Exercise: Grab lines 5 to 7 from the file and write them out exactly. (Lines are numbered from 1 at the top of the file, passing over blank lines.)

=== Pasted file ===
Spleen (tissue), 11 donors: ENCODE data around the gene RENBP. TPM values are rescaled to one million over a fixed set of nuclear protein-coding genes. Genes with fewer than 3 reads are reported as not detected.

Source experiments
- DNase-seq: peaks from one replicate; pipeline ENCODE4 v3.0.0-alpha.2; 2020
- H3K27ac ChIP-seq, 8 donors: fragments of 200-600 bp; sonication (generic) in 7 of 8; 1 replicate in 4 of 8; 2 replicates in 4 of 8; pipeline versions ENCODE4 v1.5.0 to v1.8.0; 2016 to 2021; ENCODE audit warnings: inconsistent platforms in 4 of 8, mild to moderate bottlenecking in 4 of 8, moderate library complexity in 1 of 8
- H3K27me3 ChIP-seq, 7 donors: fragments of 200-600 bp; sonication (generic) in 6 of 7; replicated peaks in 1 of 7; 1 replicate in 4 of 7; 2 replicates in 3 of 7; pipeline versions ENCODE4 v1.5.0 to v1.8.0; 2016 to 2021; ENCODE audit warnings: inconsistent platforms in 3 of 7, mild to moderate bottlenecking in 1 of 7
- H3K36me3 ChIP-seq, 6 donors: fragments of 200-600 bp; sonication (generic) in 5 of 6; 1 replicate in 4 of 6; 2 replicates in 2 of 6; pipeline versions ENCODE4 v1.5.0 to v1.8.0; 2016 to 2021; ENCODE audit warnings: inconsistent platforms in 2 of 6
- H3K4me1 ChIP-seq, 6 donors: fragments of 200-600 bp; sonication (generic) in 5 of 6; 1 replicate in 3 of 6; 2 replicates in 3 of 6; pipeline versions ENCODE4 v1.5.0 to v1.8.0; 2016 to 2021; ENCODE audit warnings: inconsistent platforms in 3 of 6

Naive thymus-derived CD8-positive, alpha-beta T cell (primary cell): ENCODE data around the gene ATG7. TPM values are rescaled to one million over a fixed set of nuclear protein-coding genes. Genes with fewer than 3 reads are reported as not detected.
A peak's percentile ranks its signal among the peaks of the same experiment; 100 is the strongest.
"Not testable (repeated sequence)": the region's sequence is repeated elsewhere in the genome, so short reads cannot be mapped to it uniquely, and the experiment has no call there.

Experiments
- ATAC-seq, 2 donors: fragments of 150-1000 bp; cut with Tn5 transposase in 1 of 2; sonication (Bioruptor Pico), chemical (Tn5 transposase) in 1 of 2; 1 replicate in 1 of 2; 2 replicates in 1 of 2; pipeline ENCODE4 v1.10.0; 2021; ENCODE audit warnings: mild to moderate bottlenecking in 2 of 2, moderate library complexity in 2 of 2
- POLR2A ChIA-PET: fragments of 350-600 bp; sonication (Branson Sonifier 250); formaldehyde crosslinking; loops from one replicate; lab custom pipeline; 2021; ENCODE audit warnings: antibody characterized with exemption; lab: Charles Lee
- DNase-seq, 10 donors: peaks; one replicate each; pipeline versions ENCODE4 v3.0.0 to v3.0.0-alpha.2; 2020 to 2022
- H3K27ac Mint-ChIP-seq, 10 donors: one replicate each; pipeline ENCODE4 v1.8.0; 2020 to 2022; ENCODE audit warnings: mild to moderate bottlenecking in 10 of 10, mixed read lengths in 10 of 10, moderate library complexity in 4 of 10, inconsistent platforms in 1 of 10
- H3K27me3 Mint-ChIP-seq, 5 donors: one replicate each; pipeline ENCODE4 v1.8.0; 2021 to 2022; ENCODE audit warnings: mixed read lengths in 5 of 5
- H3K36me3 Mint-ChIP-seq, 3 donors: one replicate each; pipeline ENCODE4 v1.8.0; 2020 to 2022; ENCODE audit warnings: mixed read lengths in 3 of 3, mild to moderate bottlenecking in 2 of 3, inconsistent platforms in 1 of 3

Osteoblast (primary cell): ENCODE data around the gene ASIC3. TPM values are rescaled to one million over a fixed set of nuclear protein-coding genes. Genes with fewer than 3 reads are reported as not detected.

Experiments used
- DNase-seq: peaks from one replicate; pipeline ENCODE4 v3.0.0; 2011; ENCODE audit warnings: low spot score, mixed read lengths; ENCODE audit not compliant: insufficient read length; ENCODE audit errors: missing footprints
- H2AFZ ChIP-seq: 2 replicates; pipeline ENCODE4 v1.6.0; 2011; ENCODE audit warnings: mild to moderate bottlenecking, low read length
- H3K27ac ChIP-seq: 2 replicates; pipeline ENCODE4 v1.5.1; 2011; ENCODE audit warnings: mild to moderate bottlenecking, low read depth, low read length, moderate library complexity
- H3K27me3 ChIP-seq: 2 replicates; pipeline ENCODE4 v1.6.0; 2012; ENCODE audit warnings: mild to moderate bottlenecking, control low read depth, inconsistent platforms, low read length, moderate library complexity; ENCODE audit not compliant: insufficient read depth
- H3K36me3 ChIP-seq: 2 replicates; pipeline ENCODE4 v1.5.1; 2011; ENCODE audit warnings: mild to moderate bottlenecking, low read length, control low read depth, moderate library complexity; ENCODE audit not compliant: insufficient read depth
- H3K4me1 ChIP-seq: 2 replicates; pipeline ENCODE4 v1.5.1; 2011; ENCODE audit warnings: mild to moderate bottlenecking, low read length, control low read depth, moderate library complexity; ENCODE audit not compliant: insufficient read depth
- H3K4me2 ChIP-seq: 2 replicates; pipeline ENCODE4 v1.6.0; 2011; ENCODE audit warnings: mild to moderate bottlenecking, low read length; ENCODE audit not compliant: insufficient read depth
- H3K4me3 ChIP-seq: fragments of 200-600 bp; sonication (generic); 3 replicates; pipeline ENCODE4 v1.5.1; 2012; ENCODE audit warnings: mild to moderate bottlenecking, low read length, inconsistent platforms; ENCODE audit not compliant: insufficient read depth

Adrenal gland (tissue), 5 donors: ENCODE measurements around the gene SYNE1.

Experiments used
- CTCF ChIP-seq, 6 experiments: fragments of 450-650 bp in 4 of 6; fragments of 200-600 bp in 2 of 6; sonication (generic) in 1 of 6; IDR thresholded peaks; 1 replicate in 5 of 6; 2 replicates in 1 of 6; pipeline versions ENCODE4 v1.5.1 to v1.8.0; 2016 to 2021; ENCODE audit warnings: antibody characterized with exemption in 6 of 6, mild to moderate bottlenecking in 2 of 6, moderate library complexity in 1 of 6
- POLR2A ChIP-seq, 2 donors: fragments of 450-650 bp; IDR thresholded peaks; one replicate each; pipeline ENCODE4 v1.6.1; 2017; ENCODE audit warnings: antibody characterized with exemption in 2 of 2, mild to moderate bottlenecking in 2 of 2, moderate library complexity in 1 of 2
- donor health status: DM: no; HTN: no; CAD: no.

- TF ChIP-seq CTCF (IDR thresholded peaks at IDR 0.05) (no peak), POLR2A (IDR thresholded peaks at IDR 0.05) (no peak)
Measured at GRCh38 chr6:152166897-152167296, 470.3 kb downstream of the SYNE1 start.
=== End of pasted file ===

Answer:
- H3K27me3 ChIP-seq, 7 donors: fragments of 200-600 bp; sonication (generic) in 6 of 7; replicated peaks in 1 of 7; 1 replicate in 4 of 7; 2 replicates in 3 of 7; pipeline versions ENCODE4 v1.5.0 to v1.8.0; 2016 to 2021; ENCODE audit warnings: inconsistent platforms in 3 of 7, mild to moderate bottlenecking in 1 of 7
- H3K36me3 ChIP-seq, 6 donors: fragments of 200-600 bp; sonication (generic) in 5 of 6; 1 replicate in 4 of 6; 2 replicates in 2 of 6; pipeline versions ENCODE4 v1.5.0 to v1.8.0; 2016 to 2021; ENCODE audit warnings: inconsistent platforms in 2 of 6
- H3K4me1 ChIP-seq, 6 donors: fragments of 200-600 bp; sonication (generic) in 5 of 6; 1 replicate in 3 of 6; 2 replicates in 3 of 6; pipeline versions ENCODE4 v1.5.0 to v1.8.0; 2016 to 2021; ENCODE audit warnings: inconsistent platforms in 3 of 6